Risk management is the feature that distinguishes FAIR from other frameworks. Many organizations use compliance-based frameworks that focus on regulating compliance (laws, rules, policies, regulations) and implementing security protocols for internal procedures.

Organizations often use a compliance-based approach to strengthen their organizational structure and avoid fines, penalties, and lawsuits. However, this strategy allows for gaps in compliance and security over time. Establishing a risk-based approach is handy for real-time identification of security vulnerabilities and growing threats.

A compliance-based approach is not enough to protect an organization’s data. To stay ahead of the changing regulatory landscape and rising cyber threats, security leaders need to move from a compliance-based to a risk-based approach – that’s where FAIR comes in. as a robust risk management tool.

The benefits of using a risk-based approach

A risk-based approach should be a standard method for organizations and provide the following benefits that conventional compliance systems lack.

  • Identify hidden risks that often go undetected
  • Provide information and details to the board of directors and management stakeholders
  • Cybersecurity teams can take steps to mitigate risks and threats
  • Improves the efficiency of existing frameworks
  • Increases organizational credibility and customer satisfaction

When it comes to a risk-based approach, the ideal choice for organizations is to use the FAIR risk assessment. The FAIR methodology enables organizations to make effective decisions that improve overall performance and safety.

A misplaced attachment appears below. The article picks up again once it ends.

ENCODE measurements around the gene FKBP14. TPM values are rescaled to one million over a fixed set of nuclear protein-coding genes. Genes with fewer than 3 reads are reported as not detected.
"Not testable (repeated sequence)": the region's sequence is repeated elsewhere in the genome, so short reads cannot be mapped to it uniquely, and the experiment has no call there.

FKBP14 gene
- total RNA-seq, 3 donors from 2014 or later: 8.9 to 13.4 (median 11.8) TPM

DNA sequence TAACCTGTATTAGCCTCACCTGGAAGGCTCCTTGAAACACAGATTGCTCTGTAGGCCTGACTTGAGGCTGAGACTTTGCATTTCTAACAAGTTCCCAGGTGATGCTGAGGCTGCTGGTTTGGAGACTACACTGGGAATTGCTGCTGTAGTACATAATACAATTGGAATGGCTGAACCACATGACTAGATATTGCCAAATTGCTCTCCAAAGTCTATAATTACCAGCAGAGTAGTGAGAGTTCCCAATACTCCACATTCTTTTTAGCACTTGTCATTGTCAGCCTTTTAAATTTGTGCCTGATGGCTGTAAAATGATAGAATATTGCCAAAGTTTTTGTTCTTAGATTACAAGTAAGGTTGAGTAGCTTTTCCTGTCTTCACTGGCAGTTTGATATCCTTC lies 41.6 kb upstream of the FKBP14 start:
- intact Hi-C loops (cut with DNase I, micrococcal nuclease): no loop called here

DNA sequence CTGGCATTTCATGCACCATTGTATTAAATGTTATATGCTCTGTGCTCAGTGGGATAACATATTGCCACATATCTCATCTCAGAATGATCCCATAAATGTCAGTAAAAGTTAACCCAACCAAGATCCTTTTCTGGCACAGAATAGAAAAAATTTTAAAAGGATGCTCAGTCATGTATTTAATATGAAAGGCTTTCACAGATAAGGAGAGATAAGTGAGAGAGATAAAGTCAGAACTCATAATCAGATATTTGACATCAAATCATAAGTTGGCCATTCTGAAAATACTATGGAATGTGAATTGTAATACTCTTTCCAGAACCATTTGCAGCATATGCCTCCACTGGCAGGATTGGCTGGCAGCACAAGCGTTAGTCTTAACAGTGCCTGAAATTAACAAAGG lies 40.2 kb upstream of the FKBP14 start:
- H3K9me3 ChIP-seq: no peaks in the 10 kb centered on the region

When it comes to cybersecurity, decision makers need to know the frequency and magnitude of the risks involved and the associated financial impact. FAIR can help organizations evolve, prioritize and eliminate threats.

Bridging the Gap Between Security and Business Leaders

Organizations and companies must be transparent in the risk management system. FAIR provides a near-accurate representation of potential threats and financial losses. When organizations have a clear picture of expected scenarios, they can transparently communicate where existing risks lie, make informed decisions, and allocate the appropriate investments needed to maintain security processes.

Additionally, CISOs and executives can inform security and non-security teams of quantified risks and the consequences if they fail to prevent them.

Communication is also necessary for team members; each member of the team should be aware of the nature of the risk and the actions needed to counter a cyberattack. FAIR risk management empowers team members and leaders to make effective decisions and improve communication. With clear and relevant security posture information, technical managers and business leaders can align security as a business function.

In conclusion

The FAIR model has become a necessity for modern cyber defense policies. It benefits organizations to identify and assess risks and gives organizations a new opportunity to improve their communication and transparency. Business leaders, managers, stakeholders, and team members can all be on the same page about growing threats and develop threat response plans.

CyberStrong offers industry risk quantification methods, including FAIR and NIST, to provide insights anyone can get. contact us to learn more about how CyberStrong can streamline your cyber risk management strategy.


About Author

Comments are closed.